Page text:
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Stop Ignoring Product Analytics

As a product designer and engineer, I'm constantly learning new tools and techniques to make my applications more performant, usable, and maintainable. These three pillars of product are table stakes of the industry. However, I feel there is a fourth pillar that sets apart the products and product teams that make it a focus: insight.

What are insightful applications?

Insightful applications measure and synthesize strategies for improving metrics of performance, usability, and maintainability while minimizing assumptions and bias. Insightful applications provide visibility, transparency, and clarity into what is and isn't working. This data-driven approach to development bolsters collaboration, experimentation and creativity. It aligns teams around a new mantra, "Why argue what we can test?".

At its core, designing for insight is about knowing what measurements matter most for the product. Then, it's about creating systems for monitoring analytics that make those metrics meaningful to the team. The latter is usually much harder because it requires alignment and adoption across departments (engineering, design, and management).

Types of analytics

In most cases, there are four types of analytics: descriptive, diagnostic, predictive, and prescriptive. Each product requires its own balance of all four to provide adequate insight to its maintainers.

Descriptive analytics tell us what happened. A user visited a page, clicked on a button, and then the app crashed. This is incredibly valuable information. Especially when aggregated, descriptive analytics can show the most common features, workflows, and points of failure in our applications.

Diagnostic analytics take it a step further and tell us why it happened. For example, the app crashed because there was a runtime type-mismatch error in the onclick handler for that button. This provides much clearer, true understanding of issues and user behavior.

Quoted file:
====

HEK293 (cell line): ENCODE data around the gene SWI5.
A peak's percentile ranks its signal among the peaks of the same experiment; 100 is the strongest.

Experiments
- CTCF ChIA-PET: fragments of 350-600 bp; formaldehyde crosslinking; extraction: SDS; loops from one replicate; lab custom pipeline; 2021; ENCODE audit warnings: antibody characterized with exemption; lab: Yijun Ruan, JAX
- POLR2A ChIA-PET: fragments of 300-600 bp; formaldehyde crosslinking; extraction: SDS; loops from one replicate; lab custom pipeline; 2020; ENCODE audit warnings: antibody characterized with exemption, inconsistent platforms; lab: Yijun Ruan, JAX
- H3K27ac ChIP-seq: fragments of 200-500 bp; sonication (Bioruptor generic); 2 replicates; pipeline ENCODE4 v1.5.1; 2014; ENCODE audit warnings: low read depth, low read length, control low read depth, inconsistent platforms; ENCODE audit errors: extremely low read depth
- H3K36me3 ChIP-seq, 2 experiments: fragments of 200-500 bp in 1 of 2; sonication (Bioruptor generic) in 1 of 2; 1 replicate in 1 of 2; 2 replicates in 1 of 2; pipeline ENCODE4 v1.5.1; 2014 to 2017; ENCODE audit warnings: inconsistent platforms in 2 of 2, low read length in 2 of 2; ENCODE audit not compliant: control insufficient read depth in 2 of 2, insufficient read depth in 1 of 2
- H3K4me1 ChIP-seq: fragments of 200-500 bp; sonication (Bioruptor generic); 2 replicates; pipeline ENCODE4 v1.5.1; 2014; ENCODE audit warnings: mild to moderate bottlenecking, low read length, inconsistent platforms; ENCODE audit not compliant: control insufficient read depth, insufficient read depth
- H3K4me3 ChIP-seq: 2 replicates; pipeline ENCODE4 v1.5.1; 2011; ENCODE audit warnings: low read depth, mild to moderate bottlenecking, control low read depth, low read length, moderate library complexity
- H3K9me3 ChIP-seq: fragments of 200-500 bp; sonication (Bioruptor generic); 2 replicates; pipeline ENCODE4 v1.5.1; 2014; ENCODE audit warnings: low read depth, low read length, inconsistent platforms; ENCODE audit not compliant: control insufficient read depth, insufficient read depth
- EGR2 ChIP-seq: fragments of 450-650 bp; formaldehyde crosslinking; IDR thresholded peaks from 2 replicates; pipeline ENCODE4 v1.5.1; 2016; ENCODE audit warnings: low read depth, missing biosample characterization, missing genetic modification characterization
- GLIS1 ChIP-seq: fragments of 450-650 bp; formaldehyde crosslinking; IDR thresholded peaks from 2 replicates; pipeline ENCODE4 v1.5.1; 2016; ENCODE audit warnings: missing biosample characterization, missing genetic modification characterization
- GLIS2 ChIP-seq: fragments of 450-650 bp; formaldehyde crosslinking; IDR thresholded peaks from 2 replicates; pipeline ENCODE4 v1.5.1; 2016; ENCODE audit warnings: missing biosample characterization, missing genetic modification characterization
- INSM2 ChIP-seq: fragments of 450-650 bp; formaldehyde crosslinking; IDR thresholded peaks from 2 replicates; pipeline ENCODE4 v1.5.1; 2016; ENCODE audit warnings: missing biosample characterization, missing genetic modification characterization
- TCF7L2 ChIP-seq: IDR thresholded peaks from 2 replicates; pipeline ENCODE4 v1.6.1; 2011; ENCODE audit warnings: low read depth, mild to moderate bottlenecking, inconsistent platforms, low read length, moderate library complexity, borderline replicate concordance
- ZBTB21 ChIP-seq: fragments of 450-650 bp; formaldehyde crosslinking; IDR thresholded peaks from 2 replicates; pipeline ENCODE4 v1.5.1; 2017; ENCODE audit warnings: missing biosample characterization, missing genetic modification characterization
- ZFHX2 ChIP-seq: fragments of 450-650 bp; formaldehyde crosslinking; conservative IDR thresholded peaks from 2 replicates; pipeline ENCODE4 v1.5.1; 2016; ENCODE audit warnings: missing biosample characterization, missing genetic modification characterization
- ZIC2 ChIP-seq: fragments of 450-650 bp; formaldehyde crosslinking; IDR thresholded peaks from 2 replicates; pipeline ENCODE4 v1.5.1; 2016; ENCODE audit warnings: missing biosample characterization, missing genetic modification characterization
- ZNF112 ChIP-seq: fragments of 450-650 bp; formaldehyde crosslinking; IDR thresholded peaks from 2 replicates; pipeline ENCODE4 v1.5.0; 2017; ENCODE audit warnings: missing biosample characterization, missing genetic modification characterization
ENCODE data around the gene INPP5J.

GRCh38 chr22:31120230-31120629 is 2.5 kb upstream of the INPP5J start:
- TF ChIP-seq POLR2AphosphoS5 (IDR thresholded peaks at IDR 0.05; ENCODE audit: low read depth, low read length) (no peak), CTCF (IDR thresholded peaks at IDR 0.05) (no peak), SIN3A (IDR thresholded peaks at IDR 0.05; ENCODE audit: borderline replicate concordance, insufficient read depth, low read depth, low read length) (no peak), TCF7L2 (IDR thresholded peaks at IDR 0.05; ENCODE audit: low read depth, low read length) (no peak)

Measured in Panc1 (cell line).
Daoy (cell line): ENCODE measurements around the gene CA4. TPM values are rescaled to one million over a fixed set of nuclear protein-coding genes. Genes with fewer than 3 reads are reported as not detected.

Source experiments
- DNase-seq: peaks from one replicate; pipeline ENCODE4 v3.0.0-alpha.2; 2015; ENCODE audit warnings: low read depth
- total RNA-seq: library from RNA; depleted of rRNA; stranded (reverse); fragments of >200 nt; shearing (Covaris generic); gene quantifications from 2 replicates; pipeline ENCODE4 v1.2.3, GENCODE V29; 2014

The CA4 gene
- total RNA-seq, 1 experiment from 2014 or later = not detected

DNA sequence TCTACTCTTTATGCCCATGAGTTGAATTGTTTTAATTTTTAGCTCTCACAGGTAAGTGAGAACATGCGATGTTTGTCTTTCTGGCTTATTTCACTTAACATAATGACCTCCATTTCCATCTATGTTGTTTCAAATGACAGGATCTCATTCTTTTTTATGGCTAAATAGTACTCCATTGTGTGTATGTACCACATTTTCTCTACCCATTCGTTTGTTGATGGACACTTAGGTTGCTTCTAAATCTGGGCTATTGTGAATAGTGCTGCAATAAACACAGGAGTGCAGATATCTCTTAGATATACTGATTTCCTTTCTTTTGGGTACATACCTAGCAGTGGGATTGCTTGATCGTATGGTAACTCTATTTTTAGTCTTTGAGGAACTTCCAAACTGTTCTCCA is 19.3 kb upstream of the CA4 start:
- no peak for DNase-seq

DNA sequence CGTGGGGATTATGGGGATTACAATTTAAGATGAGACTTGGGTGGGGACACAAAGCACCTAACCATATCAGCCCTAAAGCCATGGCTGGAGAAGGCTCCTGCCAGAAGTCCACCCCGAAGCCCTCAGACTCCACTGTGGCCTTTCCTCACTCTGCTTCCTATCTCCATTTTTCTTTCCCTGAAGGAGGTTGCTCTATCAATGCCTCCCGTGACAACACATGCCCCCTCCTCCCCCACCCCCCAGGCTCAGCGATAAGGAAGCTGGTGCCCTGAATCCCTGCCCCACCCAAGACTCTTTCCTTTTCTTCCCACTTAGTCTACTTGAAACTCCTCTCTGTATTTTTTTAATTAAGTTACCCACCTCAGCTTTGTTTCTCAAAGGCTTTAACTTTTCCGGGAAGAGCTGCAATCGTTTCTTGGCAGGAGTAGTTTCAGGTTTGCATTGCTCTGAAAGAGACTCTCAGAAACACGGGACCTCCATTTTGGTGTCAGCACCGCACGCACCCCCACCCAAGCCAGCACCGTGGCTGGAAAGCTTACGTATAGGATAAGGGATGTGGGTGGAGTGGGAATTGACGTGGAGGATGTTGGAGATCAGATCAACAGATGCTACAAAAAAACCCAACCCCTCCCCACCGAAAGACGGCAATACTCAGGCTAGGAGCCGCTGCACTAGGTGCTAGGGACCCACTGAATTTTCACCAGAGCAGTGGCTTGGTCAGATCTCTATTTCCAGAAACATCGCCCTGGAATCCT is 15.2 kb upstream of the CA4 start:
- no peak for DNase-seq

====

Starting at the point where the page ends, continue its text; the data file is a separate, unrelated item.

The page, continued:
Predictive analytics tell us what could happen. For instance, let's say an average of 100 users try to click on that button every day, and the button is the signup button. Our predictive analytics tell us that we'll lose 700 new users over the course of the next week.

Prescriptive analytics tell us what should happen. In this case, compared to all of the errors in the system, this one is the most impactful to the businesses bottom line and should be solved as soon as possible.

Tools of the trade

There are a fair amount of plug and play tools that can be added to our applications to build systems of insight. Here are some of my favorites:


A complete hub for product analytics - combining event capture, performance/error monitoring, and complete session replay. With LogRocket, you can quickly debug errors by getting a visual replay of your users interacting with your application. It's amazing.


Great for tracking user events and interactions. Wonderful data visualization tools and integrations with other analytics providers (i.e. LogRocket).


A cheaper, slightly worse Mixpanel (imo). Great for consumer applications with a ton of traffic.


A best-in-class monitoring platform for APIs and full stack web applications.


Similar to LogRocket's session replay feature, HotJar shows and aggregated heat map of your website to see where users focus their attention and interact. Best for marketing and sales websites to help provide insight around conversion metrics.

Making measurement meaningful

Capturing analytics is only half of the story when it comes to building systems for insight. The other half is adjusting and iterating the team's workflow to use these data to make informed product decisions.

Having a dashboard that's always on a TV in the office or up on everyone's screen during product meetings is a great place to start. These practices create a data-driven culture where individual ego and opinion is quelled in favor of the actions and behaviors of actual users.

As a side note, please remember that collecting data of any kind should spark rigorous discussions with teams and stakeholders regarding privacy, security, and integrity of that data. Code responsibly.

Now, go forth and build, measure, learn.

Drew Lyton
Drew Lyton
Wednesday, July 20, 2022

I'm a software engineer, ex-founder and writer who cares deeply about creating a better relationship between technology and society. I'm currently writing a book about early stage entrepreneurship.


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